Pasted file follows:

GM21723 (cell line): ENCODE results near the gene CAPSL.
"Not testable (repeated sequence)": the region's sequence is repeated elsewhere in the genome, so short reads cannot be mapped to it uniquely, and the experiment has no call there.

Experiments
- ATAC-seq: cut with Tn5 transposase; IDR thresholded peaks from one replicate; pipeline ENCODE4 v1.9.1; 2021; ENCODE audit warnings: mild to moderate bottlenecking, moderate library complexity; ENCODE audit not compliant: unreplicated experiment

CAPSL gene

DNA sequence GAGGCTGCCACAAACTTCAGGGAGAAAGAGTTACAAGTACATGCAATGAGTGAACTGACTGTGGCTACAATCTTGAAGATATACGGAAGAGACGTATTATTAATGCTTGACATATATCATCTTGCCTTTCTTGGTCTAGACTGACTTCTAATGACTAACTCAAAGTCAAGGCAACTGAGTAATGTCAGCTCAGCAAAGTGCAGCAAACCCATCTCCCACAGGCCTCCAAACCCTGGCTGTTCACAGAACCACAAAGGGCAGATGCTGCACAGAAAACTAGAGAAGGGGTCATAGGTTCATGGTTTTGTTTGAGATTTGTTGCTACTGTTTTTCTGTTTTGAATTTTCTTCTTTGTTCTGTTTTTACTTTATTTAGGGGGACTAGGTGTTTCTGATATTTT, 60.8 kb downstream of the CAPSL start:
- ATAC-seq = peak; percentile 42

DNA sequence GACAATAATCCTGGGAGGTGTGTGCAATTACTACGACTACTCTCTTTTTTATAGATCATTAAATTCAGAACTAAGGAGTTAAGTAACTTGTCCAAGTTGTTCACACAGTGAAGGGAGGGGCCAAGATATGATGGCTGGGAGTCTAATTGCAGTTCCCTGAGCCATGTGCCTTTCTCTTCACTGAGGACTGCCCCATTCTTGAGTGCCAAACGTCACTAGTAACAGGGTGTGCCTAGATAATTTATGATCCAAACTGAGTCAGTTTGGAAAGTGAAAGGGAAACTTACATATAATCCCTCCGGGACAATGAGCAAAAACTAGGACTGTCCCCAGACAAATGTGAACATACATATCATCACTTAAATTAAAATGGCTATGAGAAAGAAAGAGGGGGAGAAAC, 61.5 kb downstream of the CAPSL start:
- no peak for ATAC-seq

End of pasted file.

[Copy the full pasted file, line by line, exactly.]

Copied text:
GM21723 (cell line): ENCODE results near the gene CAPSL.
"Not testable (repeated sequence)": the region's sequence is repeated elsewhere in the genome, so short reads cannot be mapped to it uniquely, and the experiment has no call there.

Experiments
- ATAC-seq: cut with Tn5 transposase; IDR thresholded peaks from one replicate; pipeline ENCODE4 v1.9.1; 2021; ENCODE audit warnings: mild to moderate bottlenecking, moderate library complexity; ENCODE audit not compliant: unreplicated experiment

CAPSL gene

DNA sequence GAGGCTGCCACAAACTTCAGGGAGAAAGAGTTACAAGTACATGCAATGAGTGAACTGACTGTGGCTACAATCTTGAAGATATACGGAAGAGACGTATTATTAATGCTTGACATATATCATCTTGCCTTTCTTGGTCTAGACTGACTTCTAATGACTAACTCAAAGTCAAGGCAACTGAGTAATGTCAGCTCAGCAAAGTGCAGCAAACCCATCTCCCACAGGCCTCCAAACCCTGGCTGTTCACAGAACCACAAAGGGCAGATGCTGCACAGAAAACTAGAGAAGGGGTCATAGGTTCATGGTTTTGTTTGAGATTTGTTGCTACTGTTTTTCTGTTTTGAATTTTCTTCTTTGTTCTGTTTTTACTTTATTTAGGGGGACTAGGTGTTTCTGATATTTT, 60.8 kb downstream of the CAPSL start:
- ATAC-seq = peak; percentile 42

DNA sequence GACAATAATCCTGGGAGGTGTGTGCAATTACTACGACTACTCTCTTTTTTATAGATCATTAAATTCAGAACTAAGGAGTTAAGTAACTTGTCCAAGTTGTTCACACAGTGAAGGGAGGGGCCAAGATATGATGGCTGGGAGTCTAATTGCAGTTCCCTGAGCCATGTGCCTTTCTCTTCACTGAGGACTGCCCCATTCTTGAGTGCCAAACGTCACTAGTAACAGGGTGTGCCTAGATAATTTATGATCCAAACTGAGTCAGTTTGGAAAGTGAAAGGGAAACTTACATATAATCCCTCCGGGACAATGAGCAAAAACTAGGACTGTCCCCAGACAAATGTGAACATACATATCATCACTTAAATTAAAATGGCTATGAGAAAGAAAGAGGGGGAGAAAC, 61.5 kb downstream of the CAPSL start:
- no peak for ATAC-seq